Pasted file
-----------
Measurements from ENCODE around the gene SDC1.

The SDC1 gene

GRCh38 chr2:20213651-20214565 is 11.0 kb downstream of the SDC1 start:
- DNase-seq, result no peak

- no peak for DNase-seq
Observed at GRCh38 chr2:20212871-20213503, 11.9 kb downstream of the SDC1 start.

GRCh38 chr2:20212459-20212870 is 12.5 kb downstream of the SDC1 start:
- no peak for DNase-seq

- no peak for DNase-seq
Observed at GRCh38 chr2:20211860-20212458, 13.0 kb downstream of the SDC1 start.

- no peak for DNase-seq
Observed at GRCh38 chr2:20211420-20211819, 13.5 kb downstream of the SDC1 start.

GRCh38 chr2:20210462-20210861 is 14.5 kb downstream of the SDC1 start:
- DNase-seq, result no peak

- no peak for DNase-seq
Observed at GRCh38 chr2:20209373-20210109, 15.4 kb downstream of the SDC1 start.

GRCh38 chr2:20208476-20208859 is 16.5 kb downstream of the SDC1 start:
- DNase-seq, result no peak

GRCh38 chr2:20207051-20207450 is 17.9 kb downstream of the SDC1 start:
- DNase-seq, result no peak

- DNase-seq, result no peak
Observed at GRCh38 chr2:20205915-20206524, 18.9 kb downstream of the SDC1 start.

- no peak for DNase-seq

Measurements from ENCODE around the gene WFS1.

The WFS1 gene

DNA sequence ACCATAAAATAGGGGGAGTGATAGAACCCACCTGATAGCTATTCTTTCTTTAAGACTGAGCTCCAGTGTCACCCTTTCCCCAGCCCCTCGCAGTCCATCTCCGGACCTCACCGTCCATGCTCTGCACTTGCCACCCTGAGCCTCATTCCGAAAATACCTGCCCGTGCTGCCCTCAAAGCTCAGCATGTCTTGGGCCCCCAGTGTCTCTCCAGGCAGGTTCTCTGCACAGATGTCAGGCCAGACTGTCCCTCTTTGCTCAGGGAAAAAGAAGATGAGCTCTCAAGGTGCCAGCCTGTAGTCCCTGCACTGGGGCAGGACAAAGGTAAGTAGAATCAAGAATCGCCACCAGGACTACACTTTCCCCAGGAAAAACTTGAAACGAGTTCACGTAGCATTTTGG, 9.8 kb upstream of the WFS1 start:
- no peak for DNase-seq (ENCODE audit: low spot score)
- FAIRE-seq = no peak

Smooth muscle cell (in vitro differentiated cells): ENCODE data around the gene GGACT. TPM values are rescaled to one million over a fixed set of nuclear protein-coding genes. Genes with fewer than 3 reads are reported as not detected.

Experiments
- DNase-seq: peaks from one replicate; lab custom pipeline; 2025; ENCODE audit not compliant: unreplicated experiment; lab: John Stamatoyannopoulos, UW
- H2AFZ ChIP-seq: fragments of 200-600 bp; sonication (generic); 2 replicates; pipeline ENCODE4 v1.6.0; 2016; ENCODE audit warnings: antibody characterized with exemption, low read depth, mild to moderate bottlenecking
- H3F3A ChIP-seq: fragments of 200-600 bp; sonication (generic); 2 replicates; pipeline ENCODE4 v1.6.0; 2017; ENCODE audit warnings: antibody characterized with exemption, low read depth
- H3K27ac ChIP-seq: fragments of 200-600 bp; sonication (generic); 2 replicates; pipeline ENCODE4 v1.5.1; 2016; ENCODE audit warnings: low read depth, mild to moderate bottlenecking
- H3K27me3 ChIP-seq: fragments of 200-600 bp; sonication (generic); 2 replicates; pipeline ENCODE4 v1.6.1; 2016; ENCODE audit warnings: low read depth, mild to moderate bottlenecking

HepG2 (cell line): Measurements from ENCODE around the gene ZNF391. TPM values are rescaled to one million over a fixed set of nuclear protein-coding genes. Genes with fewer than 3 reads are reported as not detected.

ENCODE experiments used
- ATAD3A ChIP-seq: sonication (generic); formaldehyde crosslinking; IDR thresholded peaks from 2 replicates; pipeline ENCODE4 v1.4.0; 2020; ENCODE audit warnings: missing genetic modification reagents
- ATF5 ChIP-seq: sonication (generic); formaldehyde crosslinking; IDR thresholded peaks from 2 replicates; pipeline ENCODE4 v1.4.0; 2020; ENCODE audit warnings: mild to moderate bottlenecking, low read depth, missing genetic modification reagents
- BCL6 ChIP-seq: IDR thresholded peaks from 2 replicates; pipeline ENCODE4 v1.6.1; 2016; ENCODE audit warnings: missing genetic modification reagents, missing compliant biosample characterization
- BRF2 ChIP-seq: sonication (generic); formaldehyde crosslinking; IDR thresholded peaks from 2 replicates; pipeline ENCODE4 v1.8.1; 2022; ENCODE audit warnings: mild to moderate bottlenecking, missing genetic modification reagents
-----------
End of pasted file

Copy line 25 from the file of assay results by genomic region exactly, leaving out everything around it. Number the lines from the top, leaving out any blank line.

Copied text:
The WFS1 gene